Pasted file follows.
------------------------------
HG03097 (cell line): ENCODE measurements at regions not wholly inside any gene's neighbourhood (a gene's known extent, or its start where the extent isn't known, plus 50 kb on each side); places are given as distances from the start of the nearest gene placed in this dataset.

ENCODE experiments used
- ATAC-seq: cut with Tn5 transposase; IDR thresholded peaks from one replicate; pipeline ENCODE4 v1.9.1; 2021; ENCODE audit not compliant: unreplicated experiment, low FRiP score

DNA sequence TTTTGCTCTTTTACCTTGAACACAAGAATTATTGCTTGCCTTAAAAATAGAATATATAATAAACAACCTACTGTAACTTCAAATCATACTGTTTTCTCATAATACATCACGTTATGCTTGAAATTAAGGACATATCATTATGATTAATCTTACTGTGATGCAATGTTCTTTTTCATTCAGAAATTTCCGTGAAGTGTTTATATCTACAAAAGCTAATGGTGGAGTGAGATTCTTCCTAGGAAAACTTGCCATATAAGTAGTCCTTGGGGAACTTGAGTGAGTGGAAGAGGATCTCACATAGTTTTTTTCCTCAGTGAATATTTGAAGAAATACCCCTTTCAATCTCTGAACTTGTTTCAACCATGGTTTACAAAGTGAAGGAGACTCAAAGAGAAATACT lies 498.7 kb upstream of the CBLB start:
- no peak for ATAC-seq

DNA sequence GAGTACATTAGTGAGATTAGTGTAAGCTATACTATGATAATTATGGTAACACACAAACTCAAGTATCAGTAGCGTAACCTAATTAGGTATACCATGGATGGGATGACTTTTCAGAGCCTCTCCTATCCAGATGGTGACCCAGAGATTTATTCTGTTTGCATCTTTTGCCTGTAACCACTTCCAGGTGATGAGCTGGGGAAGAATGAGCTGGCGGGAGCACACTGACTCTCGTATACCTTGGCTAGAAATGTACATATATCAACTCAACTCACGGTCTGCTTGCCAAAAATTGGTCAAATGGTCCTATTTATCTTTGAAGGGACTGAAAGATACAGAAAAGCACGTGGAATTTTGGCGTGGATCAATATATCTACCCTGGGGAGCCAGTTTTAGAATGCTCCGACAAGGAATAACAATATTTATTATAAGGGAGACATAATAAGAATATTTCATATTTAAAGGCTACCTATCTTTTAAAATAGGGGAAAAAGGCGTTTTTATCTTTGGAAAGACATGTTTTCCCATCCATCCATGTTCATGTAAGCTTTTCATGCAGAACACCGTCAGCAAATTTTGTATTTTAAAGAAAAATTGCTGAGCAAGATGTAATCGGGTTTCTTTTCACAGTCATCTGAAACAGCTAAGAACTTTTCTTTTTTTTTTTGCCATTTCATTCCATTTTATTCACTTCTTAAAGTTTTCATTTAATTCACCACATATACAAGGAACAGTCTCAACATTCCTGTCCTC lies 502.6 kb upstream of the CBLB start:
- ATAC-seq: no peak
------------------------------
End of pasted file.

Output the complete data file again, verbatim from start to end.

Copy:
HG03097 (cell line): ENCODE measurements at regions not wholly inside any gene's neighbourhood (a gene's known extent, or its start where the extent isn't known, plus 50 kb on each side); places are given as distances from the start of the nearest gene placed in this dataset.

ENCODE experiments used
- ATAC-seq: cut with Tn5 transposase; IDR thresholded peaks from one replicate; pipeline ENCODE4 v1.9.1; 2021; ENCODE audit not compliant: unreplicated experiment, low FRiP score

DNA sequence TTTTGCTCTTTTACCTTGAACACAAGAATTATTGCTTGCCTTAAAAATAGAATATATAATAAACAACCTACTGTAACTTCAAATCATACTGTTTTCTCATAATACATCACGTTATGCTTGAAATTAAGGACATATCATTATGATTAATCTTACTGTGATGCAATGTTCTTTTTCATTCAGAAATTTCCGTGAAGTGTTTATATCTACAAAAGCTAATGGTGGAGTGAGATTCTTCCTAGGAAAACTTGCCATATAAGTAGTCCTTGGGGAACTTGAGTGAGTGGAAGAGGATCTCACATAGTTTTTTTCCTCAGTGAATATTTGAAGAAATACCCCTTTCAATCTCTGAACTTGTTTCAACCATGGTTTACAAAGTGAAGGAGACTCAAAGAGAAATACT lies 498.7 kb upstream of the CBLB start:
- no peak for ATAC-seq

DNA sequence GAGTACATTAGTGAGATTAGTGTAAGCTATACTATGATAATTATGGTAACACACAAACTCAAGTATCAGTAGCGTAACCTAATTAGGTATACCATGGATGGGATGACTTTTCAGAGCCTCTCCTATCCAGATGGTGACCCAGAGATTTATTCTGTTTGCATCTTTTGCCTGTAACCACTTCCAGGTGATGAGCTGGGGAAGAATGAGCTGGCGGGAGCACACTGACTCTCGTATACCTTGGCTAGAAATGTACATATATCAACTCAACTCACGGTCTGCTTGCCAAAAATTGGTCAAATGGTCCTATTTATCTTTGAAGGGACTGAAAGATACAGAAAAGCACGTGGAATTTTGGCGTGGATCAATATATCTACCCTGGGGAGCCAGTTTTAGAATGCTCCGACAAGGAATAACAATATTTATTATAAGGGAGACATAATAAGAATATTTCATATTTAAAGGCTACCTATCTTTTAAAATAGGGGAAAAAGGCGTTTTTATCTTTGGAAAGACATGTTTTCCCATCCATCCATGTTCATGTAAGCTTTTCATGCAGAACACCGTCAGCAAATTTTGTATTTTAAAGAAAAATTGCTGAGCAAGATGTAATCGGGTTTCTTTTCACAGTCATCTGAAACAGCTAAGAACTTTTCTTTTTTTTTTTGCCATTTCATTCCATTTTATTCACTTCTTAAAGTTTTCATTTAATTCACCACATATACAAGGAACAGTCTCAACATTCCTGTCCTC lies 502.6 kb upstream of the CBLB start:
- ATAC-seq: no peak